Developer: SNK Playmore
Price: $8.99
Version: 1.00
App Reviewed on: iPhone 4S

Graphics / Sound Rating: ★★★★☆
Controls Rating: ★★★☆☆
Gameplay Rating: ★★★½☆
Replay Value Rating: ★★★½☆

Overall Rating: ★★★½☆

SNK have been busy bringing their classic games to iOS over the past couple of years, the most recent being Samurai Shodown II, the classic 90s fighting game that pits fighters from different weapons-based martial arts against each other in a tournament to the death.

Besides the updated title screens, the visuals are as they first were when the game was originally released in 1994, which I personally love about this game. The animations are smooth and the stages are alive with animated spectators and smashable objects. The oriental music combined with the borderline-garish colours create a great atmosphere, and the broken-English subtitles (a personal favourite being: “you kindly give the palm to such a crock”) only add to the experience. It’s nice to see a proper retro game in a sea of faux-retro titles.

Players can choose one of 15 unique fighters, each with their own weapon of choice (my favourite being the gigantic forearm-gun for impractical reasons). There are both single player and Bluetooth multiplayer modes available, but no online mode as of yet, unfortunately.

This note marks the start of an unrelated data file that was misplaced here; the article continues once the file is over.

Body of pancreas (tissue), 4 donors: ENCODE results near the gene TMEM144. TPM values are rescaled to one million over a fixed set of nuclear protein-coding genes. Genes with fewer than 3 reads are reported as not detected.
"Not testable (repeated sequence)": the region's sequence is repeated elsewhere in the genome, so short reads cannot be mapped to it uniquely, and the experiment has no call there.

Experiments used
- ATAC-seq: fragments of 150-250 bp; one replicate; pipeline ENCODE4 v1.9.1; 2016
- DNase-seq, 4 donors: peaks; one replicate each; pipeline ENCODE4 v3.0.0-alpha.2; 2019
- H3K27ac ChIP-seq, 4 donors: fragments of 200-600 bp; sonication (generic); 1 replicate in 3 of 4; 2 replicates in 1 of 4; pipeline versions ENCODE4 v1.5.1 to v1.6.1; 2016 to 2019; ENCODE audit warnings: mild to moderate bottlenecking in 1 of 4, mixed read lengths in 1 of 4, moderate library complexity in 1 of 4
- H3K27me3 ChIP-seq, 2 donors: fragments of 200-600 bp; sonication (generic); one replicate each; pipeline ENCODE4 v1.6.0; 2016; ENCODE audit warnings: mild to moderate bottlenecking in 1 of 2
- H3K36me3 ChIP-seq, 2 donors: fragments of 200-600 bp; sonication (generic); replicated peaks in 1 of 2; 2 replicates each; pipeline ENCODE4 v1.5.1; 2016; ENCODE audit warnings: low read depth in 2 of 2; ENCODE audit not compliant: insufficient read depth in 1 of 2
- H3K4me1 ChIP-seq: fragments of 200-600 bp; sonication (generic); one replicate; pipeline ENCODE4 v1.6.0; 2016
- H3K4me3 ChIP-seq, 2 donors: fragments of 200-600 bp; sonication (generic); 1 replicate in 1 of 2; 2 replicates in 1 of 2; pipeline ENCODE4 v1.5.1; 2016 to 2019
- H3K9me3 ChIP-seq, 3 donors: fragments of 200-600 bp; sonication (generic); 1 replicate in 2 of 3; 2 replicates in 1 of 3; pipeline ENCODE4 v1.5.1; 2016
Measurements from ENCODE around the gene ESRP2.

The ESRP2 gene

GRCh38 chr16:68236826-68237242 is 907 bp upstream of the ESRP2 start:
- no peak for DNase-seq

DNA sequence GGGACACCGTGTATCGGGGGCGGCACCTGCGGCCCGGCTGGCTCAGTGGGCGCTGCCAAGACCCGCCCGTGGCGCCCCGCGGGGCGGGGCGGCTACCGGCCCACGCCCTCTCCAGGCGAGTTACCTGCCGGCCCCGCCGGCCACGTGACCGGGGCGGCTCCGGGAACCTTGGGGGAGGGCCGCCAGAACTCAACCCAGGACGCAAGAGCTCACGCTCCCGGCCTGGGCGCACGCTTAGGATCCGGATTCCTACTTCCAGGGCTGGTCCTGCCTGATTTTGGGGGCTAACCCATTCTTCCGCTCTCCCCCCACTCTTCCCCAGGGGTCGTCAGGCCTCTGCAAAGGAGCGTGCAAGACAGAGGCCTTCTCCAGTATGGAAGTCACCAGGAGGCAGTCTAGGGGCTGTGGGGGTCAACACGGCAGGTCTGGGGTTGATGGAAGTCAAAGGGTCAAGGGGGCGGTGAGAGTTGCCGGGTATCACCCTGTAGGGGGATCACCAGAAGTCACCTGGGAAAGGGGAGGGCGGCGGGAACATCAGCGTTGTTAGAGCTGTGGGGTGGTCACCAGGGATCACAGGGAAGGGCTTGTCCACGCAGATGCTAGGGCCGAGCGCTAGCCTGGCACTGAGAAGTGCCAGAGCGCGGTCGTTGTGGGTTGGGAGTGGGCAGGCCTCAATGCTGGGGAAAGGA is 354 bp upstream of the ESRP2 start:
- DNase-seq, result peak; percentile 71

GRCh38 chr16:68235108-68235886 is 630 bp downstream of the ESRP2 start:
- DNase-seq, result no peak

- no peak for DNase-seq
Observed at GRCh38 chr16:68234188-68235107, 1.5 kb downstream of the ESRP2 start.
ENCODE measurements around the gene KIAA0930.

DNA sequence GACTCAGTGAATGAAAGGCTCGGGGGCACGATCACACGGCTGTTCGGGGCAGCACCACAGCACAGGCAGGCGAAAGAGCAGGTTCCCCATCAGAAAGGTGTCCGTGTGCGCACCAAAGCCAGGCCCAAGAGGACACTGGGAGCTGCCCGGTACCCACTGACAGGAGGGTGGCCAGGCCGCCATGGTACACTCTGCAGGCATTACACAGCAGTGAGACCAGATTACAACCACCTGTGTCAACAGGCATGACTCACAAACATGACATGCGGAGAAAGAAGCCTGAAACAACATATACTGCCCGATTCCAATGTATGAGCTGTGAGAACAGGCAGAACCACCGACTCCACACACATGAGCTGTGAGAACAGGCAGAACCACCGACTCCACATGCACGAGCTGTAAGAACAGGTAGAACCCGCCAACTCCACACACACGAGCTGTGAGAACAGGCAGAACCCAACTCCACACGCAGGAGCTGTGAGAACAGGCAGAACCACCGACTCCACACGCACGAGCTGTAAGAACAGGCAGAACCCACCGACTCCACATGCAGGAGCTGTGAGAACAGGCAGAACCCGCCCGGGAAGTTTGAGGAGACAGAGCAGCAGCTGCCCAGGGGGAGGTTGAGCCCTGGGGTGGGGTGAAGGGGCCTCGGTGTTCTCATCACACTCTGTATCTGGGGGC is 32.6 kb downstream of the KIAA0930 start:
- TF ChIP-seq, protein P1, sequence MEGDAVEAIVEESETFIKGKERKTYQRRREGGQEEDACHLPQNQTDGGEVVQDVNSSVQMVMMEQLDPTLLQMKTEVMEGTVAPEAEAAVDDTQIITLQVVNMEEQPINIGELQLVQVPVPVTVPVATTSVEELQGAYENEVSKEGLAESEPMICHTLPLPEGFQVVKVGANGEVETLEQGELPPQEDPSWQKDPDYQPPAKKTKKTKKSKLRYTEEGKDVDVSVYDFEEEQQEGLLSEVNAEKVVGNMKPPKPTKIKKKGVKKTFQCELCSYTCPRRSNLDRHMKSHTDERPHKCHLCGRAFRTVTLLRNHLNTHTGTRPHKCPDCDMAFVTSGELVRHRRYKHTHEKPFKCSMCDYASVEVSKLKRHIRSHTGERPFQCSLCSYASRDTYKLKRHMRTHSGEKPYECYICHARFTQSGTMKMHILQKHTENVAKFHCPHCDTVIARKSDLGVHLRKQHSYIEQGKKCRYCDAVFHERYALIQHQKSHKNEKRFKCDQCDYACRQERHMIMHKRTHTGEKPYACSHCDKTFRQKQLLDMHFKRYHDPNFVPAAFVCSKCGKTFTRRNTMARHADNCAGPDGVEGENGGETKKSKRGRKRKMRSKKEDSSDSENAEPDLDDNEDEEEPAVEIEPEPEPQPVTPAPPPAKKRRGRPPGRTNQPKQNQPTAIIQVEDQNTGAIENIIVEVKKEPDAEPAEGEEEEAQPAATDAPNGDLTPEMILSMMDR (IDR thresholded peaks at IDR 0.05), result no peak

The gameplay itself is Street Fighter-esque in style, in the sense that there are four onscreen buttons, two for upper body attacks and two for lower body, alongside the joystick and optional S button for easy special attacks. The attacks are varied and the special attacks are pretty brutal. However, unless players are using an iPad, the more powerful two-button attacks will be difficult to pull off.

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In terms of difficulty, opponents are tough, block nearly everything, and love to spam their special moves over and over. It’s every beat-em-up fan’s living nightmare. Not only does this make the stages incredibly hard, but when combined with the placement of the very transparent controls over the characters themselves, it makes for frustrating gameplay. The difficulty settings can be altered (the control transparency unfortunately cannot), yet I still struggled to beat my first few opponents. I’m 78% sure I’m not simply bad at fighting games. I refuse to believe it.

In summary, Samurai Shodown II is an enjoyable and nostalgic fighting game that comes from an age where the difficulty of a game was as much a selling-point as its story was. For those who are interested in playing a genre-defining game of the 90′s, and can ignore the frankly outrageous price tag, Samurai Shodown II will be a real treat. For those players who are easily frustrated, I’d steer clear of this one. Go and play Koi Pond or something.

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